so, a case can be made for efficient credit allocation on the grounds that it results in changes of behavior that increase aggregate welfare. the case is much stronger with respect to business lending than consumer lending. (the case for consumer lending beyond non-rolling transactional credit and the financing of necessity long term durables is weak in general.) consider two businesses looking for loans. if funded, one business will create immense value, while the other will produce little, although both entrepreneurs are sincere. neither business will get off the ground without the loan. ideally, bankers would price the loans accurately, giving an objective view of the project prospects to the budding capitalists. by offering the poor business plan loans at only a high rate of interest, bankers at the margin discourage the squandering of real capital on bad projects, while by offering favorable loans to the good prospect, at the margin, they encourage good use of real capital. there is a range of loan prices that both the banker and the good business would accept, and where in the range of prices the loan is eventually made doesn’t matter from an efficiency perspective. that’s just a split of the proceeds. what matters, what makes lending efficient or not, is that the pricing of the loans is consistent with encouraging good projects to happen and bad projects to get nixed.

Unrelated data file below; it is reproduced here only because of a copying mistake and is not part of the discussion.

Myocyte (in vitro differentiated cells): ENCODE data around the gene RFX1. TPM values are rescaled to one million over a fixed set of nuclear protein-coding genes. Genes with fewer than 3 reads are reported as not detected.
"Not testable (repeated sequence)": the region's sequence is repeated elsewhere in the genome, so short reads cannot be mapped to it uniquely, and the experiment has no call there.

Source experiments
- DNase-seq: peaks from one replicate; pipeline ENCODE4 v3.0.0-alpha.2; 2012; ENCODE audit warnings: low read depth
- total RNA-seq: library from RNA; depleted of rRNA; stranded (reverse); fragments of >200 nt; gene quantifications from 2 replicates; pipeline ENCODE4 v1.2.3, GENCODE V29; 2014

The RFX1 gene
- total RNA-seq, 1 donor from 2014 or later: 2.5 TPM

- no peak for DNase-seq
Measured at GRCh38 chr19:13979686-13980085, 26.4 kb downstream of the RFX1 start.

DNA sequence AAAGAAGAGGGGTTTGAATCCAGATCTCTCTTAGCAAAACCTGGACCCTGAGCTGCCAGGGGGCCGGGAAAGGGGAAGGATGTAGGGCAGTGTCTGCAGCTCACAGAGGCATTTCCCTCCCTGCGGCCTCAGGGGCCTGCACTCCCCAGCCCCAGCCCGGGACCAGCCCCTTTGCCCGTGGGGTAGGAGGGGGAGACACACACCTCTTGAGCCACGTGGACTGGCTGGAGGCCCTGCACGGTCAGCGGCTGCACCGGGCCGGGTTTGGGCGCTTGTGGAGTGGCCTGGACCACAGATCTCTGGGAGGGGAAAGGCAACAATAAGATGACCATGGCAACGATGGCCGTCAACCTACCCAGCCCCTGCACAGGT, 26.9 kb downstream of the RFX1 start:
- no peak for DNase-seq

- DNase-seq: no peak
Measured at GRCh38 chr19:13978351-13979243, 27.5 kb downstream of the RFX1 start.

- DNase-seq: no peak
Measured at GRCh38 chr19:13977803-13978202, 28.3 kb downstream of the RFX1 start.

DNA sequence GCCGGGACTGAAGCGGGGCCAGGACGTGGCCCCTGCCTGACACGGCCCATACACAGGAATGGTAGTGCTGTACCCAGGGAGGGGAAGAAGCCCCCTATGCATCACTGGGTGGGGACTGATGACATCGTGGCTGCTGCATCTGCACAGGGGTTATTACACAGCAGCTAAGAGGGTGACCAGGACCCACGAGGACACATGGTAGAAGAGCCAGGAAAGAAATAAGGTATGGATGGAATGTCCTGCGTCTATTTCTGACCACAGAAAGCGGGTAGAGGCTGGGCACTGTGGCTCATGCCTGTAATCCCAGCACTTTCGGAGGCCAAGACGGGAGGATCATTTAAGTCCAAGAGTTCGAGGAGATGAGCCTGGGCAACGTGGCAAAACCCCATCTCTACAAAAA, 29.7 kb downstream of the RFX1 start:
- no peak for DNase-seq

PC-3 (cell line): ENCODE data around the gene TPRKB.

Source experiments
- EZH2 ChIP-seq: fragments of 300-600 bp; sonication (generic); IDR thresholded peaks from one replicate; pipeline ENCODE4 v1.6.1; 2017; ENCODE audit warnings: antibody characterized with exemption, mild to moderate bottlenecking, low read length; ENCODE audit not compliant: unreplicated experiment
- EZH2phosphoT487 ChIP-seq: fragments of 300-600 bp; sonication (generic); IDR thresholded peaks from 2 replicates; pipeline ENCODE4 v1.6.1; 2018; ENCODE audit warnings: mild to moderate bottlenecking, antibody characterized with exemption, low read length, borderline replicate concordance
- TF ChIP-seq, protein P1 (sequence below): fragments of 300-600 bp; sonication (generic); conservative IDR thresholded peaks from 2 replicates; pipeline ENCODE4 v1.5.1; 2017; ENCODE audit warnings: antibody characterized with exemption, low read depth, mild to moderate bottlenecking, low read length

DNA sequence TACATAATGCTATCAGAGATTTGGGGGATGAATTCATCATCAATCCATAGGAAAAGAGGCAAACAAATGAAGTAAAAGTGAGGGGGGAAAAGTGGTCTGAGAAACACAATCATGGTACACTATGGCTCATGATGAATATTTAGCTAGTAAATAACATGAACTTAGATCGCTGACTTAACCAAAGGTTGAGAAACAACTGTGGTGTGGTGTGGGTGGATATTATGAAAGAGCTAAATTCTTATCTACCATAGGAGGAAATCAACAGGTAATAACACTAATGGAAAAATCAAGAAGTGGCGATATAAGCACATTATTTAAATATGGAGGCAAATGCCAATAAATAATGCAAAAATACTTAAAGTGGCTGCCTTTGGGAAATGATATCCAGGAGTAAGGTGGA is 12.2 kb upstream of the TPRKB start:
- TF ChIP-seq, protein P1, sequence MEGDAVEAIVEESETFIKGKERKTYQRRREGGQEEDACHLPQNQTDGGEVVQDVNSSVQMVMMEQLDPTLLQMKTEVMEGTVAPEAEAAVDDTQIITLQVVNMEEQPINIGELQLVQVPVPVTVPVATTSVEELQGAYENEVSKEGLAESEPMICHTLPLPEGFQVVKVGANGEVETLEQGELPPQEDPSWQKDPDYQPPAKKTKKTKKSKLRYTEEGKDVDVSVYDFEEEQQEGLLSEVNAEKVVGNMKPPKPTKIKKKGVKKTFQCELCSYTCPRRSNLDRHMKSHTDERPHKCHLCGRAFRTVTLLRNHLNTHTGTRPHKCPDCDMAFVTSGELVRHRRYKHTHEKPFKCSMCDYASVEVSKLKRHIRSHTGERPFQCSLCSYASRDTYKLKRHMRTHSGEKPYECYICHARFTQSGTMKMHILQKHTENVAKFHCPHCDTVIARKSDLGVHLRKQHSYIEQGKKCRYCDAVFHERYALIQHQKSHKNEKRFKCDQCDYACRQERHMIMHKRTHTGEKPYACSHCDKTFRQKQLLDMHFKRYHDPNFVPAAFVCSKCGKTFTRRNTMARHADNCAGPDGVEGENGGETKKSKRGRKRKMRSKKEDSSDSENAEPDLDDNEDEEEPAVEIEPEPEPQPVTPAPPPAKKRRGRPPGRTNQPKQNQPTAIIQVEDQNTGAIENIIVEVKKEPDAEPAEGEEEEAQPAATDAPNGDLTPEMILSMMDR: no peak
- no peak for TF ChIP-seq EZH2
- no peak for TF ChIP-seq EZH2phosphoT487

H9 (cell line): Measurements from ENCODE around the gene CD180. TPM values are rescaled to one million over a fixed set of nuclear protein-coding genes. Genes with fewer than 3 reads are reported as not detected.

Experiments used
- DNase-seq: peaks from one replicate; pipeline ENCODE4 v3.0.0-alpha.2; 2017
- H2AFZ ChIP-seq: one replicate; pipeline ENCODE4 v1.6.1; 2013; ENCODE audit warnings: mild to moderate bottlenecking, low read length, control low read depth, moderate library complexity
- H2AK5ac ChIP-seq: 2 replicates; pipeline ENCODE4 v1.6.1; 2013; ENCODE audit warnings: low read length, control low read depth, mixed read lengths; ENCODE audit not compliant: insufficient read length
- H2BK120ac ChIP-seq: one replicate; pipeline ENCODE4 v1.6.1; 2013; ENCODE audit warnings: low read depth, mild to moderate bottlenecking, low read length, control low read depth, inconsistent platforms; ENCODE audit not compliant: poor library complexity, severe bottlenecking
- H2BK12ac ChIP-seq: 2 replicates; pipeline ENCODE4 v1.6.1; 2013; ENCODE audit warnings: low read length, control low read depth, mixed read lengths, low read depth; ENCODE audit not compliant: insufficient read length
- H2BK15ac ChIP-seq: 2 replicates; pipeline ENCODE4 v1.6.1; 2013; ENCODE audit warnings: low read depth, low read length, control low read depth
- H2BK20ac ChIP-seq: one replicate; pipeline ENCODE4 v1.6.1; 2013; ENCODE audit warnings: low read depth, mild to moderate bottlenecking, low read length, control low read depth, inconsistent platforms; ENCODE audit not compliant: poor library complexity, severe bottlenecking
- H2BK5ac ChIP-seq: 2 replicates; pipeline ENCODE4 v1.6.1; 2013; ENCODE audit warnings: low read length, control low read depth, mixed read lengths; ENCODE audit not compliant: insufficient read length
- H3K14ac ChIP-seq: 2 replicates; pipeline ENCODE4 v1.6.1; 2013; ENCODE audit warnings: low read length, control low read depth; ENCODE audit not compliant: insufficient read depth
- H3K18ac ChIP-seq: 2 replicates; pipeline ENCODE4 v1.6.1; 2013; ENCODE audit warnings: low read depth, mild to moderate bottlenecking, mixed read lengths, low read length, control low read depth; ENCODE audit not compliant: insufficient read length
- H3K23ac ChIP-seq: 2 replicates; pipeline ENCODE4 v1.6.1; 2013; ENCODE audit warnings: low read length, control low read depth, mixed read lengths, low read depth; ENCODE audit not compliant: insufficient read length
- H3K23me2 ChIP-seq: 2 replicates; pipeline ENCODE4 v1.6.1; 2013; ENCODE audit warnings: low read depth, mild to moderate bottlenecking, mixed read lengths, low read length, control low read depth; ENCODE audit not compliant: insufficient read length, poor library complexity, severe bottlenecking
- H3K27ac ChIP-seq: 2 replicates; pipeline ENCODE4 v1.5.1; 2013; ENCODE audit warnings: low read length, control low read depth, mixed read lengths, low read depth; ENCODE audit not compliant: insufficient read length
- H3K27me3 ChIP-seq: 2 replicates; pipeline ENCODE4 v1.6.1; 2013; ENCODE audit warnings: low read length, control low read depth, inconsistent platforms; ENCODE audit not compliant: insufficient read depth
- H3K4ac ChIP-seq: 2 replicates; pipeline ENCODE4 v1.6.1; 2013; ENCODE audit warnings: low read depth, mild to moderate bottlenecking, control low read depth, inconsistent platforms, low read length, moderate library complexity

you can extend this kind of analysis to houses and mortgages, but the informational task facing the banker is much, much trickier. the market price of housing has nothing to do with whether a mortage is “productive” in an economic sense, although bankers may be tempted to believe that it offers them security in their collateral. but market prices only offer security when markets are rational and circumstances are stable. a rational banker would have to evaluate the home/homeowner pair as a single utility producing entity. she would have to ask 1) to what degree is the homeowner capable of meeting the terms of the loan despite the fact that the good produced by the investment (housing consumption) is nonsalable; and 2) to what degree is the utility gained by purchasing the home certainly greater than the utility that could be produced by some alternative use of the borrower’s funds. just as a business lender will price loans differently based on the probability of business success, even among secured loans that in all probability be repaid, a mortgage lender should price home loans based on these criteria, assuring that homes are easily purchased when they’ll be worthwhile to the consumer, not in terms of comparable market price, but in terms of consumption foregone in purchasing the home. but of course bankers have no way of independently evaluating the utilities of alternative consumption baskets, so they defer to the potential borrower, offering a very limited informational contribution to the question of “should this person buy this home at this price”. capitalists are supposed to be gatekeepers, crosschecking the enthusiasm of entrepreneurs and thereby contributing to efficient real behavior. but with respect to homes, other than (sometimes) evaluating capacity to pay, they defer to enthusiastic homebuyers who don’t reliably check the burden of market prices against alternative consumption baskets. so they enable inefficient use of capital.